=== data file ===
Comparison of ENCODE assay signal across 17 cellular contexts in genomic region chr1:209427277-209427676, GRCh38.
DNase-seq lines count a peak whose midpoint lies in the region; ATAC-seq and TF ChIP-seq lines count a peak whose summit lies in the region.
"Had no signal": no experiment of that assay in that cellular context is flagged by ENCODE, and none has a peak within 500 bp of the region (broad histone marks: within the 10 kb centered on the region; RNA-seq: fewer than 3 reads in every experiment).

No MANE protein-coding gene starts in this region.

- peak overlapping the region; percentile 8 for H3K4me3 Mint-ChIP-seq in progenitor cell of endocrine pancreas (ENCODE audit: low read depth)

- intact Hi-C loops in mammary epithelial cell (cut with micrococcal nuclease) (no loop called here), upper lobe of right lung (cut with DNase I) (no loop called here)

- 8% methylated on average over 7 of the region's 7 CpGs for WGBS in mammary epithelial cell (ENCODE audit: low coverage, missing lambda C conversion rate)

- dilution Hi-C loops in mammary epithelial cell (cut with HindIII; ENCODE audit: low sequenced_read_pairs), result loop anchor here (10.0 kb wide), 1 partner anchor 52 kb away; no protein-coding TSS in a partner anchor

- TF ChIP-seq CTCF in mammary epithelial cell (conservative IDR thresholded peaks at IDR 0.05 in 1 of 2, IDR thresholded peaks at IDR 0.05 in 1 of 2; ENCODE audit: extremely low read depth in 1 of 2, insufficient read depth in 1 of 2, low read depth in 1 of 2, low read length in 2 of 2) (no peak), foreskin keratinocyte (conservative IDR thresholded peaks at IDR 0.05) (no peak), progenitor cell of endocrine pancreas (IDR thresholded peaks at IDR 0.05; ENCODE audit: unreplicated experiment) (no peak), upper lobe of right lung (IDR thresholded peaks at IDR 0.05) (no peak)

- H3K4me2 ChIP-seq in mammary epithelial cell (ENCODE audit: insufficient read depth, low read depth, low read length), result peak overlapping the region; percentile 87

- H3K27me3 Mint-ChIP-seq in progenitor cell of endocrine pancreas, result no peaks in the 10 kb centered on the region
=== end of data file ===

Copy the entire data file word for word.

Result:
Comparison of ENCODE assay signal across 17 cellular contexts in genomic region chr1:209427277-209427676, GRCh38.
DNase-seq lines count a peak whose midpoint lies in the region; ATAC-seq and TF ChIP-seq lines count a peak whose summit lies in the region.
"Had no signal": no experiment of that assay in that cellular context is flagged by ENCODE, and none has a peak within 500 bp of the region (broad histone marks: within the 10 kb centered on the region; RNA-seq: fewer than 3 reads in every experiment).

No MANE protein-coding gene starts in this region.

- peak overlapping the region; percentile 8 for H3K4me3 Mint-ChIP-seq in progenitor cell of endocrine pancreas (ENCODE audit: low read depth)

- intact Hi-C loops in mammary epithelial cell (cut with micrococcal nuclease) (no loop called here), upper lobe of right lung (cut with DNase I) (no loop called here)

- 8% methylated on average over 7 of the region's 7 CpGs for WGBS in mammary epithelial cell (ENCODE audit: low coverage, missing lambda C conversion rate)

- dilution Hi-C loops in mammary epithelial cell (cut with HindIII; ENCODE audit: low sequenced_read_pairs), result loop anchor here (10.0 kb wide), 1 partner anchor 52 kb away; no protein-coding TSS in a partner anchor

- TF ChIP-seq CTCF in mammary epithelial cell (conservative IDR thresholded peaks at IDR 0.05 in 1 of 2, IDR thresholded peaks at IDR 0.05 in 1 of 2; ENCODE audit: extremely low read depth in 1 of 2, insufficient read depth in 1 of 2, low read depth in 1 of 2, low read length in 2 of 2) (no peak), foreskin keratinocyte (conservative IDR thresholded peaks at IDR 0.05) (no peak), progenitor cell of endocrine pancreas (IDR thresholded peaks at IDR 0.05; ENCODE audit: unreplicated experiment) (no peak), upper lobe of right lung (IDR thresholded peaks at IDR 0.05) (no peak)

- H3K4me2 ChIP-seq in mammary epithelial cell (ENCODE audit: insufficient read depth, low read depth, low read length), result peak overlapping the region; percentile 87

- H3K27me3 Mint-ChIP-seq in progenitor cell of endocrine pancreas, result no peaks in the 10 kb centered on the region